cohu20160330_def14a.htm

 


UNITED STATES

SECURITIES AND EXCHANGE COMMISSION

Washington, D.C. 20549

 

SCHEDULE 14A INFORMATION

 

Proxy Statement Pursuant to Section 14(a) of the

Securities Exchange Act of 1934

(Amendment No.    )

 

Filed by the Registrant                             Filed by a Party other than the Registrant  

 

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Preliminary Proxy Statement

 

 

 

Confidential, for Use of the Commission Only (as permitted by Rule 14a-6(e)(2))

 

 

 

Definitive Proxy Statement

 

 

 

Definitive Additional Materials

 

 

 

Soliciting Material under Rule 14a-12

  

 

COHU, INC.

(Name of registrant as specified in its charter)

 

 

(Name of person(s) filing proxy statement, if other than the registrant)

 

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12367 Crosthwaite Circle

Poway, California 92064-6817


NOTICE OF ANNUAL MEETING OF STOCKHOLDERS

To Be Held On May 10, 2017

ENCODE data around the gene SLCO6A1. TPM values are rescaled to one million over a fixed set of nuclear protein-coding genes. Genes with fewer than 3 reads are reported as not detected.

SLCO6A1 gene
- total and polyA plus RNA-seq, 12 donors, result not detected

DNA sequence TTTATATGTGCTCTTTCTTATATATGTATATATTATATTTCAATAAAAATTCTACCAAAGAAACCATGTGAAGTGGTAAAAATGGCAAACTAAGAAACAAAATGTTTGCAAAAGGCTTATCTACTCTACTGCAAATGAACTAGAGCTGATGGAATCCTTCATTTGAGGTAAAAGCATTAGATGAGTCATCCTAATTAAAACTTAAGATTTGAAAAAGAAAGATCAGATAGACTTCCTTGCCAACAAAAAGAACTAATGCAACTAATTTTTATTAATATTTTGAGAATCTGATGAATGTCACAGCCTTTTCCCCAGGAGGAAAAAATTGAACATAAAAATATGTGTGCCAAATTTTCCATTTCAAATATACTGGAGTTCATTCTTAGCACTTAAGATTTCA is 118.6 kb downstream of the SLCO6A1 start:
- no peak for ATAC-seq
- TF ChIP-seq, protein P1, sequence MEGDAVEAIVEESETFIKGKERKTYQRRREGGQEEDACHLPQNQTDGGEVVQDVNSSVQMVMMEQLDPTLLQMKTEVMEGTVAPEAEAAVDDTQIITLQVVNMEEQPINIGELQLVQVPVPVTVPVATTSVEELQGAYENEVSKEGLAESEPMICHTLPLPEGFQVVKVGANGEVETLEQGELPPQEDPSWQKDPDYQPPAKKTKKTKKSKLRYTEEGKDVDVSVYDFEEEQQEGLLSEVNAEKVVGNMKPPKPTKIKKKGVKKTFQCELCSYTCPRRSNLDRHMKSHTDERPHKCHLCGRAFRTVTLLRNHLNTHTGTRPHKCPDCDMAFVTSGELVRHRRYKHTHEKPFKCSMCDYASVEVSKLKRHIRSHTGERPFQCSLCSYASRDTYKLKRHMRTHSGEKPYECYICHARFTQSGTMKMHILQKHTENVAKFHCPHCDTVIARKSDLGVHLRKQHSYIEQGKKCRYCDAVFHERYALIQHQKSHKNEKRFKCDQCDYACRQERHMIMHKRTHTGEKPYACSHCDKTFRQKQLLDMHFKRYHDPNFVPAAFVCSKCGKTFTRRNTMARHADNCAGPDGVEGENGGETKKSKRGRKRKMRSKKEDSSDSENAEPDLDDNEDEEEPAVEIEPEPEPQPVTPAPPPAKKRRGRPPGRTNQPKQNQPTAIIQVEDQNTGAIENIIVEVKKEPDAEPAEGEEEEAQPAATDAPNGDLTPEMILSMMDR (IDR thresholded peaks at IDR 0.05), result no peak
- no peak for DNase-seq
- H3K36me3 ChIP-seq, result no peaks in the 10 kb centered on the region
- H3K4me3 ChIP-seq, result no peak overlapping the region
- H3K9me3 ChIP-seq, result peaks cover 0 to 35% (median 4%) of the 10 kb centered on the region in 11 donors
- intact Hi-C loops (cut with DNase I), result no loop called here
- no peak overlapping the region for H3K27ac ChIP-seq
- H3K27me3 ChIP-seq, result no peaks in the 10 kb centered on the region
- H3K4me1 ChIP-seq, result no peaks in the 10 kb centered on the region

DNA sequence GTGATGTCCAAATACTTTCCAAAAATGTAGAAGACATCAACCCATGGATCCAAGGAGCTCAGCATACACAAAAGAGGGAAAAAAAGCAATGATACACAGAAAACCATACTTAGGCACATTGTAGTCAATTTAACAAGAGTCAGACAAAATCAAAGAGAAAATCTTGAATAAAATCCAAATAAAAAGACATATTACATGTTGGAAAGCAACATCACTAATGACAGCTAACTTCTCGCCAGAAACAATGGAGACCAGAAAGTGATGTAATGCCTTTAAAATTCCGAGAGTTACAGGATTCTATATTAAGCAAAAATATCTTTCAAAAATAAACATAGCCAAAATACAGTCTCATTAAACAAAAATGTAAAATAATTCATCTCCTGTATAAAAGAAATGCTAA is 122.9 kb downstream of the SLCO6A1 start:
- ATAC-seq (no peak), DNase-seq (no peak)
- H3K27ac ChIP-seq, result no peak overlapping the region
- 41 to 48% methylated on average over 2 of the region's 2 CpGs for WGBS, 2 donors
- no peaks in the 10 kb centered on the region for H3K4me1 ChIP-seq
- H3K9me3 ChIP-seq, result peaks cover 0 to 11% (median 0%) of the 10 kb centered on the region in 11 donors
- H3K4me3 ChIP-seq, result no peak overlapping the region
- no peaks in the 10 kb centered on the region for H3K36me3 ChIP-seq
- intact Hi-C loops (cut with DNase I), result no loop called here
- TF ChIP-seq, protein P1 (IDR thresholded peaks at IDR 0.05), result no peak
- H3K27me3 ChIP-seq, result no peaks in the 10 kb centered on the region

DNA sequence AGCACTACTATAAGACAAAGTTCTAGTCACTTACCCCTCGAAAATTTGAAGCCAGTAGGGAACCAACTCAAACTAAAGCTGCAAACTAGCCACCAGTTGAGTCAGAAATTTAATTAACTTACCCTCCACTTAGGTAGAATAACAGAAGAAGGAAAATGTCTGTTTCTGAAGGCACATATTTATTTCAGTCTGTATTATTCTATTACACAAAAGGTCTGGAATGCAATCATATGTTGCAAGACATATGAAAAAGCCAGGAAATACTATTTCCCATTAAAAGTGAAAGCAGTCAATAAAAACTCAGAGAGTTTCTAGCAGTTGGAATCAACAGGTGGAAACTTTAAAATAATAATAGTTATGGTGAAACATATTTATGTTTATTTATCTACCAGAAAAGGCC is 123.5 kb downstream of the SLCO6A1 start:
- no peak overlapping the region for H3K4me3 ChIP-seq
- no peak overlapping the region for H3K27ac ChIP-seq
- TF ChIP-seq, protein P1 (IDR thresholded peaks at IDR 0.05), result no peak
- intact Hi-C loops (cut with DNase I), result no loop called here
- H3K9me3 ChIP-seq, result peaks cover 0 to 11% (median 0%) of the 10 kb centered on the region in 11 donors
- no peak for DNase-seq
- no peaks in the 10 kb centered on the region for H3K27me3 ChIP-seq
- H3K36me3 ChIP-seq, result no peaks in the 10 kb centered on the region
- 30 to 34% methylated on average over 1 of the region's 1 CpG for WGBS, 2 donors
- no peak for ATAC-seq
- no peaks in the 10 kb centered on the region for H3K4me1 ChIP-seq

TO OUR STOCKHOLDERS:

 

The Annual Meeting of Stockholders (the “Meeting”) of Cohu, Inc. (“Cohu”) will be held at the Cohu corporate offices, located at 12367 Crosthwaite Circle, Poway, California 92064-6817 on Wednesday, May 10, 2017, at 8:00 a.m. Pacific Time, for the following purposes:

 

 

1.

To elect two directors, for a term of three years each.

 

 

2.

Advisory vote to approve Named Executive Officer (“NEO”) compensation.

 

 

3.

Advisory vote on the frequency of holding an advisory vote on NEO compensation.

 

 

4.

To ratify the appointment of Ernst & Young LLP as Cohu’s independent registered public accounting firm for 2017.

 

 

5.